Meetinghouse Webcast requirements
All content on this page is moving to LDS Help Center under the Meetinghouse Technology topic. This page was supposed to be deleted at the end of October 2012.
Several elements are required for the successful delivery of a meetinghouse webcast. Please review this document carefully to understand what is needed for a successful webcast. A stake technology specialist (or a delegate), who has a solid understanding of the Internet and basic computer technologies, should coordinate the preparation for and management of a webcast event. In addition, other people will be needed to assist both in the sending and receiving locations. The stake technology specialist should conduct a technical assessment of the buildings involved with the webcast to determine what additional equipment will be needed.
Both the sending and receiving locations need to have reliable Internet connections. Internet connection speeds must be sufficient to support the audio and video content streamed over them. The table below provides guidelines for the connection speeds needed. See also the Bandwidth Guidelines for Meetinghouse Internet.
|Webcast Quality||Sending||Receiving||Webcast Speeds|
|Low||400K upload||300K download||200K (low)|
|Medium||500K upload||375K download||250K (medium)|
|High||600K upload||450K download||300K (high)|
|Rule for calculation||2 X webcast speed||1.5 X webcast speed||150K to 750K|
- The sending location’s upload bandwidth must be at least twice the webcast’s transmission speed (for example, the “Better” option above specifies the sending bandwidth as 500kbps when the webcast is set to transmit at 250kbps)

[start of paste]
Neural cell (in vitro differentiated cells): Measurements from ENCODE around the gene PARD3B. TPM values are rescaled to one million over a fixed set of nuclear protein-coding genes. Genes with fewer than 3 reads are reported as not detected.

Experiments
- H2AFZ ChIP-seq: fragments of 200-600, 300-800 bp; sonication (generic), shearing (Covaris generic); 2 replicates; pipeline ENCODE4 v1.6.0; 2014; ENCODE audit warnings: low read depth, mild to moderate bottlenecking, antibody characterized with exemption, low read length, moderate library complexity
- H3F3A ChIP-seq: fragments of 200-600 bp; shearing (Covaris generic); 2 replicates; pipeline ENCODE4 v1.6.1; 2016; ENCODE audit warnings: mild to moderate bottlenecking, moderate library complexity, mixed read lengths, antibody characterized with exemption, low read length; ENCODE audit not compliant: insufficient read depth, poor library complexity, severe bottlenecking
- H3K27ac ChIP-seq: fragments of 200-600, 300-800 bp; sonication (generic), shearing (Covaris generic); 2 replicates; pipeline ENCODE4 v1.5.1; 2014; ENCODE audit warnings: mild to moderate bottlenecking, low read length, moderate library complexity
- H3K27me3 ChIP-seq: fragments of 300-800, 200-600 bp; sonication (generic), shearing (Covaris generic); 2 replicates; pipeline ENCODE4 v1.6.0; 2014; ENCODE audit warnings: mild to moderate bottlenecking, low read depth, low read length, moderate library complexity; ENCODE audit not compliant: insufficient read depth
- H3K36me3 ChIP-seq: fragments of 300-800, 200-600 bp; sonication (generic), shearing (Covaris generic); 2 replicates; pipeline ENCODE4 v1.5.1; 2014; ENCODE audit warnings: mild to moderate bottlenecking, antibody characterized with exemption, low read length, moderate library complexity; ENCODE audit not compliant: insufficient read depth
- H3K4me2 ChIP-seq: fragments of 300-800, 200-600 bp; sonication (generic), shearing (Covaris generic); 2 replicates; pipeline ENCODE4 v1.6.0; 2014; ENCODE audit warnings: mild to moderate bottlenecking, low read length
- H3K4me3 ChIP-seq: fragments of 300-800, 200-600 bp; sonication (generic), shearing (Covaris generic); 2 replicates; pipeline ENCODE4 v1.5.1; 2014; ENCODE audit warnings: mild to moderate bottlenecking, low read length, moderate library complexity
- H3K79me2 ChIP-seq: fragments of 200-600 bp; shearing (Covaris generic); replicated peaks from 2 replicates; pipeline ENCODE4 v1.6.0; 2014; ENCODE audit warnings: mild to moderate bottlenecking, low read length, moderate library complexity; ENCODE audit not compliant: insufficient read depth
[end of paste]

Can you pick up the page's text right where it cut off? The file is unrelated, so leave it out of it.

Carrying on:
- The receiving locations’ download bandwidth should be at least 1.5 times the webcast’s transmission speed (for example, the “Better” option above specifies the receiving bandwidth as 375kbps when the webcast is set to transmit at 250kbps). Because the media servers and the Windows Media Player have a built-in buffer, brief Internet congestion has a smaller impact on the receiving location.
Meetinghouse Firewall: Meetinghouses with broadband Internet must have the Meetinghouse Firewall properly installed and configured. See Meetinghouse Internet for more information about the Church-managed firewall. The Meetinghouse Webcast Software requires the following elements to successfully capture & send a webcast.
Computer (or laptop)
The system requirements for Meetinghouse Webcast are driven by the system requirements for Microsoft Expression Encoder. You will need a computer or laptop that meets the following system requirements:
Windows XP with Service Pack 3, Windows Vista, or Windows 7 1 GHz or higher processor (2 GHz or higher recommended) 1 GB of RAM or more 128 MB of graphics RAM or more
See Microsoft’s website for more specific requirements.
Video capture options